Nottingham’s National Justice Museum has received a prestigious Sandford Award for Heritage Education.
The Sandford Award recognises quality education services at heritage sites, museums, archives and collections across Britain. It is managed by Bishop Grosseteste University, Lincoln, in partnership with the Heritage Education Trust.
Gill Brailey, Director of Learning for the National Justice Museum said: “Gaining a Sandford Award recognises not only the quality of our learning sessions and expertise of our delivery team, but it also recognises NJM has all the important policies and procedures in place to support schools when they visit us.”
The Sandford Award is independently judged. The judges of this year’s Award said the National Justice Museum’s education programme inspired visitors and contributed to local and national heritage. They commended the Museum’s resources and facilities.
The judges assessed a school visit involving pupils in an interactive Victorian CSI investigation, exploration of the Museum’s cells and dungeons, and a Q&A with actors reliving real characters from the Museum’s past. They also shadowed students involved in a mock trial as part of a cyberbullying workshop.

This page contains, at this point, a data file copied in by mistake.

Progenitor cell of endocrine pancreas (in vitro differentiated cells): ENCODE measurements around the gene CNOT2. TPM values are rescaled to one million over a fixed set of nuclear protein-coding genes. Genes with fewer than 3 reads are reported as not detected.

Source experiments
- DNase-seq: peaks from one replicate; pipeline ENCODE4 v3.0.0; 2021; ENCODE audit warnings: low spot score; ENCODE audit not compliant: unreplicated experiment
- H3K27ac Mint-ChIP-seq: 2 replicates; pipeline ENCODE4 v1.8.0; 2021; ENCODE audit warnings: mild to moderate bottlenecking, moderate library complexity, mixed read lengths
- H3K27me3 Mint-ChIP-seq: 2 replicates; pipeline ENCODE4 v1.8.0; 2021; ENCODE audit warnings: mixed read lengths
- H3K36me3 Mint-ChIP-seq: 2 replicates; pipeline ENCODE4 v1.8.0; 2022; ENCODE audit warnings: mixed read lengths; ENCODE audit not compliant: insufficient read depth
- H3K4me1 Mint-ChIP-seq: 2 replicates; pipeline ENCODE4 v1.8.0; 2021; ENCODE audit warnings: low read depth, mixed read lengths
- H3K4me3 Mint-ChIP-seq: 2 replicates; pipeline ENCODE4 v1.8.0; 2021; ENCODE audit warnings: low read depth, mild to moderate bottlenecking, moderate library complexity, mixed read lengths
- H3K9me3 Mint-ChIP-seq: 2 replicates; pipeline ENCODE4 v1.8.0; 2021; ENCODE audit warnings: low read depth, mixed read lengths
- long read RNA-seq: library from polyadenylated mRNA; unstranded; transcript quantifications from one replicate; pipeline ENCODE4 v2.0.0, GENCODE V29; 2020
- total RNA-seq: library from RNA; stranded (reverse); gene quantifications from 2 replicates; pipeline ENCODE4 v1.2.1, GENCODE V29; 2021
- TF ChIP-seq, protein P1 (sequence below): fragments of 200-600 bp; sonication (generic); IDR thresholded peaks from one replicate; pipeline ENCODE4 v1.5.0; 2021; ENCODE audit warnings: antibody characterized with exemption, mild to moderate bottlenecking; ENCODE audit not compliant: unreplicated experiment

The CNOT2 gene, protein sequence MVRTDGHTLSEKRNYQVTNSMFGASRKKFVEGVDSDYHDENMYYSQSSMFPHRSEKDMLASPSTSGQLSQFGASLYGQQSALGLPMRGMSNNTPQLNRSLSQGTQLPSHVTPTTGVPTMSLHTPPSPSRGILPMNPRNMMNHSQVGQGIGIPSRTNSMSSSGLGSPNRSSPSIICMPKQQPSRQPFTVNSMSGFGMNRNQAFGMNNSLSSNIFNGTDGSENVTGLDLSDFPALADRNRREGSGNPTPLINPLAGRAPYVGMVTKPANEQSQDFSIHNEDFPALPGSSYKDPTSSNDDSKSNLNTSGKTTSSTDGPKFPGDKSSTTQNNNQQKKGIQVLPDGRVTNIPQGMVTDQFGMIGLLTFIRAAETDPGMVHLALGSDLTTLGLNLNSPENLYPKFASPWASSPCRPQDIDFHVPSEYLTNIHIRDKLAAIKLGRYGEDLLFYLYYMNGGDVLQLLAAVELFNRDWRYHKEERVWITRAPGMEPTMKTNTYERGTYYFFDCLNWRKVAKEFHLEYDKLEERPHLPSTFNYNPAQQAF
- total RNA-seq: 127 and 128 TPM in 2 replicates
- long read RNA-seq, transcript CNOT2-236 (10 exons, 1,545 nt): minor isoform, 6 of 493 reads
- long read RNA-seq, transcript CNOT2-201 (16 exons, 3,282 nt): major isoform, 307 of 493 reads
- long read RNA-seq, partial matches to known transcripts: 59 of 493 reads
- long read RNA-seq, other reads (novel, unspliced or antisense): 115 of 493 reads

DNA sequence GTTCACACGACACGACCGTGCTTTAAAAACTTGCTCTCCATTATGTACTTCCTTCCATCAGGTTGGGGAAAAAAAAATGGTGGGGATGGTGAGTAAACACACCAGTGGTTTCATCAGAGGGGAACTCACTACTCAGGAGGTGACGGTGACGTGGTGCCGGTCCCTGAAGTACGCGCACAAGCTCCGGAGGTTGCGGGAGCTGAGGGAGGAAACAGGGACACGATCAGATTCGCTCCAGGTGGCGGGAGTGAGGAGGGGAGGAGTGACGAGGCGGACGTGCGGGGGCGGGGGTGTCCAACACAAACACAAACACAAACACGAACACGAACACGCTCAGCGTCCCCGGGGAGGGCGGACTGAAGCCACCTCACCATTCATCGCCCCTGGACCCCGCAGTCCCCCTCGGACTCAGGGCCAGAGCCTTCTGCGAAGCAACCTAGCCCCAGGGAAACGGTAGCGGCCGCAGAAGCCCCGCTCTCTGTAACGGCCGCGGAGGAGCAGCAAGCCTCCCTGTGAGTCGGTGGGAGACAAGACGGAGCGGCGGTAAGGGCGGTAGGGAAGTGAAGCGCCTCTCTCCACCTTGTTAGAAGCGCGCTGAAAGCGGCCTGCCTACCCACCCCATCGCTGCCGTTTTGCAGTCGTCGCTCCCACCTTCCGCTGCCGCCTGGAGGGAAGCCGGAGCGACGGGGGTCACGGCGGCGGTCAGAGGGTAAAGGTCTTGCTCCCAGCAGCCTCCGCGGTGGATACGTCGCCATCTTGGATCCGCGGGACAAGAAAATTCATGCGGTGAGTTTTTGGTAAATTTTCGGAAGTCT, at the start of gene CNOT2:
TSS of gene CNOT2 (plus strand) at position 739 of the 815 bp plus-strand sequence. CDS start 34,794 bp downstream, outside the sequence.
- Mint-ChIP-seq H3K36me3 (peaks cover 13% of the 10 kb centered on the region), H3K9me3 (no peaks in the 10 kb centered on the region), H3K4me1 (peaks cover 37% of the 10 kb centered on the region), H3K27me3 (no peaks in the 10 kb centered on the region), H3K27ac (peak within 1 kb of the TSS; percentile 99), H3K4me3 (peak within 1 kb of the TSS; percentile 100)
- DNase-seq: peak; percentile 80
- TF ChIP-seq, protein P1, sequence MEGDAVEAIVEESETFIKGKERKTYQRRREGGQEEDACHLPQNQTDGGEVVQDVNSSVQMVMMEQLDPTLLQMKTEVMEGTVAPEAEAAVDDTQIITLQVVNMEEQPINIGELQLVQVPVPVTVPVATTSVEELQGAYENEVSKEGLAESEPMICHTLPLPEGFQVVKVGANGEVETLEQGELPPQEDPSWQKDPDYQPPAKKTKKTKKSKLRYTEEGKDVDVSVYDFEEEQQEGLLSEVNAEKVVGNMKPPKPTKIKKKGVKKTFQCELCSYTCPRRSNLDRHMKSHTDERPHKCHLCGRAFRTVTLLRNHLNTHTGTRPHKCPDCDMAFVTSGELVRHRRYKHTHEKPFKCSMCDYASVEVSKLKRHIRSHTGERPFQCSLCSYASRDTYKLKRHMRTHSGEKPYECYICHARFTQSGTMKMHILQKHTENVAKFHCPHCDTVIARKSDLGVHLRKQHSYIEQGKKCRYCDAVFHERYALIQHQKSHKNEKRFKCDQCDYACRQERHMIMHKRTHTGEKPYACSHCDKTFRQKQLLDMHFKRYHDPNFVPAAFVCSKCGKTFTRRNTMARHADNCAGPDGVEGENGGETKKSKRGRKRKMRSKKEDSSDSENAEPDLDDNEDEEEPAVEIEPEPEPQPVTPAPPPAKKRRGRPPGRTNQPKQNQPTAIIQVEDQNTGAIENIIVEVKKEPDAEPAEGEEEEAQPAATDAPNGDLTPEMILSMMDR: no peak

Lead judge, Judith Jones said: “Housed in the grand Shire Hall, containing law courts, a police station and a gaol, this unique Museum offers an impressive range of excellent workshops. The workshops excite, educate and inspire children as young as those in Key Stage 1, up to older students in Key Stage 5 and beyond. The teaching is of a very high standard that affords outstanding learning and engagement for all pupils.”
The National Justice Museum’s education programmes are devised to help young people develop a better understanding of law and justice past and present and through preventative education, reduce crime.
Past Sandford Award winners include Blenheim Palace, Cardiff Castle and the Warner Bros. Studio Tour.